Once the decision to implement a registered apprenticeship program at your college is made, there are many pieces that need to be put into place to achieve success. This high-level overview provides several steps AACC recommends institutions consider and establish when building registered apprenticeship programs at community colleges.
- Define the vision for your registered apprenticeship program.
- Identify the priorities for the registered apprenticeship program and determine program needs such as occupations, student populations to recruit, community workforce needs, and identifying collaborative partners. This vision will need to be affirmed by college leadership, staff, faculty, board of trustees, industry partners, and your state or Federal Department of Labor Office of Apprenticeship, along with other key community stakeholders.
- Develop internal systems to support your program.
- Develop and support internal systems which will be affected by the new registered apprenticeship programs. Your college should look at existing systems, how they can be used or modified to support the new program, and gain stakeholders’ support to utilize these systems. This might include partnering with existing departments within your college, utilizing a credit for prior learning process, creating and building on existing academic pathways, providing off-campus advising, employer engagement, innovative/flexible scheduling, and a method to track related technical instruction and on-the-job training components.
- Identify your champion.
- Identify a champion within your college who will guide, develop, manage, and implement the registered apprenticeship program. This individual may be an existing administrator, staff or faculty, or may be a new position hired specifically to take on this task. The college will also need to determine where this position will be physically and administratively located. For example, will this position be located on the academic or workforce side?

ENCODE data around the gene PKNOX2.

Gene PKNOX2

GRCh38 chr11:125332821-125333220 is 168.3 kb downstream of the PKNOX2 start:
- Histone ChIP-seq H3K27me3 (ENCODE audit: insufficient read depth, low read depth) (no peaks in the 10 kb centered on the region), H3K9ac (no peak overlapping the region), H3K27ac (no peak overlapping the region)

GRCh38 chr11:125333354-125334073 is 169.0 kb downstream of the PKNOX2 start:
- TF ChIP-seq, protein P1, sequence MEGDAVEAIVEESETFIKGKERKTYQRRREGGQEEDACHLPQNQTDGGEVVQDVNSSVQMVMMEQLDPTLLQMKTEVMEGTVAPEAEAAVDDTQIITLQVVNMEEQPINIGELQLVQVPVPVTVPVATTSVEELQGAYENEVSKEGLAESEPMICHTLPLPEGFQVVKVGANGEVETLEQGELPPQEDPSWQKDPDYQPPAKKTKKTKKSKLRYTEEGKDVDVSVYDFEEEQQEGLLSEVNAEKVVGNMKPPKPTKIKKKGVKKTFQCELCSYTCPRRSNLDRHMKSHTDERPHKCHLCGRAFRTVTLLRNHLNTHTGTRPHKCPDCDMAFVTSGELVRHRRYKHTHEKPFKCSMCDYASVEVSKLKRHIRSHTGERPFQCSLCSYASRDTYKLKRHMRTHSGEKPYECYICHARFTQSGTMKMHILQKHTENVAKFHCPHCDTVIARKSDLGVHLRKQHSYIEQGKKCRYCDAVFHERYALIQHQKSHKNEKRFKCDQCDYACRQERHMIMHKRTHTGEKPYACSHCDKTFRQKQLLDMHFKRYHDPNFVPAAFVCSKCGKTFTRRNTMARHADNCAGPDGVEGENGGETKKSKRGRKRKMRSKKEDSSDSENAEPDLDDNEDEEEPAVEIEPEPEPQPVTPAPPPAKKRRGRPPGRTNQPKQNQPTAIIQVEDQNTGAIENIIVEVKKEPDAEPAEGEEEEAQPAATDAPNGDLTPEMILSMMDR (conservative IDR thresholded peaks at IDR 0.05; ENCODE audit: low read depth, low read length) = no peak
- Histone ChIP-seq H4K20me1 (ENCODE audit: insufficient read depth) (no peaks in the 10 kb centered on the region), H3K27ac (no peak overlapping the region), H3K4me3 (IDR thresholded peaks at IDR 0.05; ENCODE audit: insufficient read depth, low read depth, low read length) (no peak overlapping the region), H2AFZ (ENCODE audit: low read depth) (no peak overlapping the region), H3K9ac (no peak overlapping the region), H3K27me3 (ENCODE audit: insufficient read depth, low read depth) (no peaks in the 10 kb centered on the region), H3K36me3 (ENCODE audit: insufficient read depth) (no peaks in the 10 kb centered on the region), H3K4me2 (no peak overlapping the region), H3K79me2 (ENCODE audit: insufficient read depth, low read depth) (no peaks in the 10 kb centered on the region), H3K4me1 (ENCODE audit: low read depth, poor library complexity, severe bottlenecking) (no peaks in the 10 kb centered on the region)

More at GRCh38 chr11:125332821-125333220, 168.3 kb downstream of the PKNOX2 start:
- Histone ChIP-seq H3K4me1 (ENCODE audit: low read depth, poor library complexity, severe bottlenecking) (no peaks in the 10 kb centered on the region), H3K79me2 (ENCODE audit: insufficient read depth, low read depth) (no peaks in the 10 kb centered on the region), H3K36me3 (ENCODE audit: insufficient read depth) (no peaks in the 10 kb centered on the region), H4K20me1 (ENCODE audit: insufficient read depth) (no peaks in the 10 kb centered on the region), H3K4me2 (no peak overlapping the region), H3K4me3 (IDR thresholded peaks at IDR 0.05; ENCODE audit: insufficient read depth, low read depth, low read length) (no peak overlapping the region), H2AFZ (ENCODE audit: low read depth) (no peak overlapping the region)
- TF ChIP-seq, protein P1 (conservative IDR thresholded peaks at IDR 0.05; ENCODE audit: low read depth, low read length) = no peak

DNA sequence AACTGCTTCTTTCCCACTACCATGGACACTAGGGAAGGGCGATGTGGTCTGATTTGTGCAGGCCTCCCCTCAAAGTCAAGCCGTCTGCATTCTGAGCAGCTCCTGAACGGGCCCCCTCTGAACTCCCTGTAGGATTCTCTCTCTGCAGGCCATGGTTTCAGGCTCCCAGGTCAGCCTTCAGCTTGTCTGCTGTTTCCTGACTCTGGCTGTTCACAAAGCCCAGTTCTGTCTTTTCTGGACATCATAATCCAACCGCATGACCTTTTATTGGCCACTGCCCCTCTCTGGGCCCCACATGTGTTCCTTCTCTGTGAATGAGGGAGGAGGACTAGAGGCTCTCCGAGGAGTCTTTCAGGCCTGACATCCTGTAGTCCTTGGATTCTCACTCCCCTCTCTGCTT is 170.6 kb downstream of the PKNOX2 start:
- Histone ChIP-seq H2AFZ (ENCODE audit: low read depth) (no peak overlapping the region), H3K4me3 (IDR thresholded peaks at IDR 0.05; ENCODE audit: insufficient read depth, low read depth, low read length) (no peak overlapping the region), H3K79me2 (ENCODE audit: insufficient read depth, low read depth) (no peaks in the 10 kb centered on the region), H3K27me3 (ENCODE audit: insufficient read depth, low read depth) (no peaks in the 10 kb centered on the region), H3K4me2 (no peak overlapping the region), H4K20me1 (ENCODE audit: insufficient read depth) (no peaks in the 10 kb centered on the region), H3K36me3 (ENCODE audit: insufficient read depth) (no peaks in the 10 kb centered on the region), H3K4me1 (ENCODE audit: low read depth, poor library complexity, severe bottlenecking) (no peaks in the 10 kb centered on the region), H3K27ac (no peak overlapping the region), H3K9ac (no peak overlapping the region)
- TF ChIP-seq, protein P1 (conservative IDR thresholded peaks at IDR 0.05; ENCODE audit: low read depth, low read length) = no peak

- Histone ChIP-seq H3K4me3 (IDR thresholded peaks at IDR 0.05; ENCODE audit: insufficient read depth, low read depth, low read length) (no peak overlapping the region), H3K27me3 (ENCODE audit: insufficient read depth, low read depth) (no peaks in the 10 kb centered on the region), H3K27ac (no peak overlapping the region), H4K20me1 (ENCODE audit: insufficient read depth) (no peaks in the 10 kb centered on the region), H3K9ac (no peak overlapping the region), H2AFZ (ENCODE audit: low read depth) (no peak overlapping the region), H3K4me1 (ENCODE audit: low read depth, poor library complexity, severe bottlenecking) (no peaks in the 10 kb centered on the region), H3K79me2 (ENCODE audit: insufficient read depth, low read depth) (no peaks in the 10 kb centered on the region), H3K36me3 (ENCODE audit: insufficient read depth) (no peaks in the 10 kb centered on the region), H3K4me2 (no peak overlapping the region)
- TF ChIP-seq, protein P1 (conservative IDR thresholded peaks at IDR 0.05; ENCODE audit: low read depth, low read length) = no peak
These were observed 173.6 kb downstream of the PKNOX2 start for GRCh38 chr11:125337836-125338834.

- Define and build your program model.
- There are many decisions that must be made in developing a new registered apprenticeship program or expanding into a new registered apprenticeship program occupation or industry sector. Answering the following questions will help your college define the framework around which your registered apprenticeship program can be built:
- Will the college become a registered apprenticeship program sponsor, provide only the related technical instruction for employer partners, or a combination of services?
- If the college wants to become a sponsor, check the eligibility of this option with your state office of apprenticeship.
- If the college is providing the related instruction; will it be for credit or non-credit?
- If for credit, will the student receive an academic credential, certificate, degree or diploma, or several academic credentials through a developed pathway?
- If for non-credit, will the student receive an industry or other recognized credential?
- If there is local market demand for the registered apprenticeship program, which occupations or career paths will be integrated into this program?
- If additional services are needed to better support the registered apprenticeship students, whom internally or externally will be providing these services?
- In working with employer partners, what specific compensation model makes sense for the registered apprenticeship program?
- Which type of training model (time-based, competency-based, or hybrid) would be best to use for this registered apprenticeship program, and what will the length of the training program be?
- Implement and scale your registered apprenticeship program model.
- Evaluation and assessment will be important as each group of registered apprenticeship students complete the program. Outcome data can be used to determine promising practices and lessons learned, which can lead to an expansion of occupations offered, locations served, and even additional registered apprenticeship programs. Success will depend largely on the leadership support within the college, strong employer partnerships, and adequate internal systems to support the registered apprenticeship program.
Below are examples from successful Expanding Community College Apprenticeship (ECCA) sites that conducted the activities above and were successful as a result and maybe relevant to your college’s work.
ECCA Success Stories and Promising Practices
- City Colleges of Chicago (Illinois)
- Kentucky Community & Technical College System (Kentucky)
- Nashville State Community College (Tennessee)
- A Quick-Start Toolkit: Building Registered Apprenticeship Programsopens PDF file
- HCAP Healthcare Career Advancement Program: Toolkit for High Road Apprenticeships in the Healthcare Industryopens PDF file
- Harper College Apprenticeship Toolkitopens PDF file
- Connecting Apprenticeship and Higher Education: Eight Recommendationsopens PDF file
- High-Quality Pre-Apprenticeship Programs: Community Colleges opens PDF file